Mobile gaming gave development a medium to spread across the world. This presents a challenge for developers to generate jobs and interest in their games over the many evolving types of technology. The rate of change is accelerating and each region needs to be competitive. At Casual Connect Europe 2017, Dean Takahashi of GamesBeat at VenturBeat, guided attendees on a world tour and provided insight into how Europe fits in to this. During his presentation, Dean pointed out that “Mobile games now lead the game industry for revenue.” Furthermore Dean explained, “If there is a reason to change the order of things in the world, then new platforms are the way to do it. To maybe invest heavily, to dive into these new regions, new platforms in the game industry is a way to create new jobs.”
Dean Takahashi is the lead writer for GamesBeat at VentureBeat, where he covers the news of the day for video games, security, chips and a variety of other subjects. Dean has been working as a technology journalist for over two decades.
“I am the lead writer for GamesBeat at VentureBeat. I cover both tech news and game news, and I help run our GamesBeat events,” said Dean. “I have worked at VentureBeat for nine years, and I have worked as a journalist for 25 years. I have covered tech news for 25 years, and games for 20 years. I’ve written two books about Microsoft’s video game business, Opening the Xbox and The Xbox 360 Uncloaked. I enjoy doing day-to-day coverage of the game industry, and our GamesBeat team publishes about 90 stories a week on games.”
“I am trained as a technologist and a writer. I have written about a wide range of technology companies,” Dean noted. “That has helped me cover the game industry from a variety of angles, giving me insights into game hardware and new platforms such as virtual reality.
Dean especially enjoys traveling the world in his role at Gamesbeat. “I always wanted to be a foreign correspondent, but I never expected games to be the reason I could do it,” said Dean. “I’ve been to many game conferences all over the world, including China, Japan, Finland, Germany, the United Kingdom, Spain, France, and across the United States. I have been able to learn so many things about the game industry by meeting interesting entrepreneurs, investors, creators, and executives. I enjoy that my job is different every day, and I still get paid to play games.”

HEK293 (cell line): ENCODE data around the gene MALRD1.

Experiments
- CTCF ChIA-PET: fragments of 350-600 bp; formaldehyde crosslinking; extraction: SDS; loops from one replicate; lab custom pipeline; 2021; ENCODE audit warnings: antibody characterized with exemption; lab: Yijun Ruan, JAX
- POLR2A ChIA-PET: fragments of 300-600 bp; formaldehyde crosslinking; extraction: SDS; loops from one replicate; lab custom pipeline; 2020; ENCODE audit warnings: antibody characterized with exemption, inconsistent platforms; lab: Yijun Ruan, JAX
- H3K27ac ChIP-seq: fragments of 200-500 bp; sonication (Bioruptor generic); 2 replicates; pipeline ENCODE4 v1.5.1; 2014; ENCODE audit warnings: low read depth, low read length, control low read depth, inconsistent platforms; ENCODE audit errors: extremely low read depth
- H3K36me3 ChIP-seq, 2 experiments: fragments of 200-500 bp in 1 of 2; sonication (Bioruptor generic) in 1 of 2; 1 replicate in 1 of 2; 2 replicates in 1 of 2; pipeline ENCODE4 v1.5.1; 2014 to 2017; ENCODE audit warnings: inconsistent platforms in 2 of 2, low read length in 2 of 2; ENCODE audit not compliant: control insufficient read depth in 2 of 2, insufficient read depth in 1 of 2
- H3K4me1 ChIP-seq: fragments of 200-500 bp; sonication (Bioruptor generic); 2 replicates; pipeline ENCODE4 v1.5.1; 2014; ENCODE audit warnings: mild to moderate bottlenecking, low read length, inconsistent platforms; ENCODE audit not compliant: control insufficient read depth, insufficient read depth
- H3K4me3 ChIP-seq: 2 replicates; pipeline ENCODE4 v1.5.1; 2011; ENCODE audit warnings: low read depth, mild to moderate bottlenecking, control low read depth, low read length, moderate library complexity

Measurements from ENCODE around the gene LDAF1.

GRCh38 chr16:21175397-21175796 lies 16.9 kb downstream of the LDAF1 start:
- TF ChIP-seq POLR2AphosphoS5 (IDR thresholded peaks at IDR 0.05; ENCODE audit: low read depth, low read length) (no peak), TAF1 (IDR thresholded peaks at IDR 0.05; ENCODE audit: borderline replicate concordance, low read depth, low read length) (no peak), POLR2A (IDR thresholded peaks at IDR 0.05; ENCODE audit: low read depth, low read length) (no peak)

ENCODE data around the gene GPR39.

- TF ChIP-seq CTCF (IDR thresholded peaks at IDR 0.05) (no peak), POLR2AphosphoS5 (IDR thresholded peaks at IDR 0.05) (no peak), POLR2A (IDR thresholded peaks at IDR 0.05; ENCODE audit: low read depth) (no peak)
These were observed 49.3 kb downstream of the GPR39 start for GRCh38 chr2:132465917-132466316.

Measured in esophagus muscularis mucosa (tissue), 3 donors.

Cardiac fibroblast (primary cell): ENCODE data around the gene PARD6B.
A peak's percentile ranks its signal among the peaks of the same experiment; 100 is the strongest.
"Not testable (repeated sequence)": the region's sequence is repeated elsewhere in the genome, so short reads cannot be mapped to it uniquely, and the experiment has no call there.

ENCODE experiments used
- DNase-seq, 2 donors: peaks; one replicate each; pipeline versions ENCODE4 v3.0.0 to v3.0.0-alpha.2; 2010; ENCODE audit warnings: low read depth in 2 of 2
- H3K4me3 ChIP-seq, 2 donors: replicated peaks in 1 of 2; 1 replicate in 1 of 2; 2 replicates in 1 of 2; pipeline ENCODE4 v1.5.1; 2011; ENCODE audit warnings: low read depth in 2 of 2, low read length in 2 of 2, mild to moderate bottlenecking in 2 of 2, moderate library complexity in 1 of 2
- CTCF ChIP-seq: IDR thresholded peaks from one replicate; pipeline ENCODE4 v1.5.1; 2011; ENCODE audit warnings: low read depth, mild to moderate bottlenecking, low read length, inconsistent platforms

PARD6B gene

Dean loves gaming and loves covering the gaming industry. To him, there is no better job to have, both enabling and validating a love for video games.
“My favorite game is The Last of Us by Naughty Dog. I play Clash Royale, Pokemon Go, and Dawn of Titans on my iPhone. I play most of the new releases in AAA console and PC games,” detailed Dean. “I started covering games at the Wall Street Journal in 1996, since I was the youngest guy in the office. I got into gaming as a kid, and I played Pong when it first came out.”
“Playing games is fun, but so is talking to dynamic people in the game industry and writing about their endeavors,” said Dean. “Game developers and publishers are some of the most interesting people I’ve met. The gaming industry is always changing, and good companies and games can come from anywhere.”
Still, Dean knows the hardships of writing with a small staff. “We’re a small company, with a few dozen employees,” detailed Dean. “We compete against much larger publications and events companies. It’s not easy, but we are scrappy and aggressive. We can get access to the right people, we can get some of the best stories about games, and we can introduce the right people to each other.”
The job is a result of a lifetime of passion for Dean, but he acknowledges that it can be a challenge to break into. “You have to be able to explain technology to novices, and you have to write in a compelling way,” said Dean. “But you can learn it by just doing it, possibly from other journalism directions. You have to have a passion for the subject.”
While a mountain of virtual ink has be spilled over virtual reality and alternative reality, it still hasn’t been proven out as a dominant trend. Dean has seen all the devices and still isn’t convinced that VR/AR will live up to some optimistic initial projections.
“I think the big question remains whether virtual reality and augmented reality will take off and become the biggest part of the industry,” said Dean. “The jury is still out.”
While Dean has accomplished much over a long career, including helping put together the GamesBeat events with several leaders of the industry, there’s a mountain not yet climbed that Dean might attempt. “Maybe I would try to make a game, rather than just write about them,” said Dean. “I’ve always wondered if I could make a game, but I never have. One day, maybe I’ll do it,” concluded Dean.
David Radd is a staff writer for GameSauce.biz. David loves playing video games about as much as he enjoys writing about them, martial arts and composing his own novels.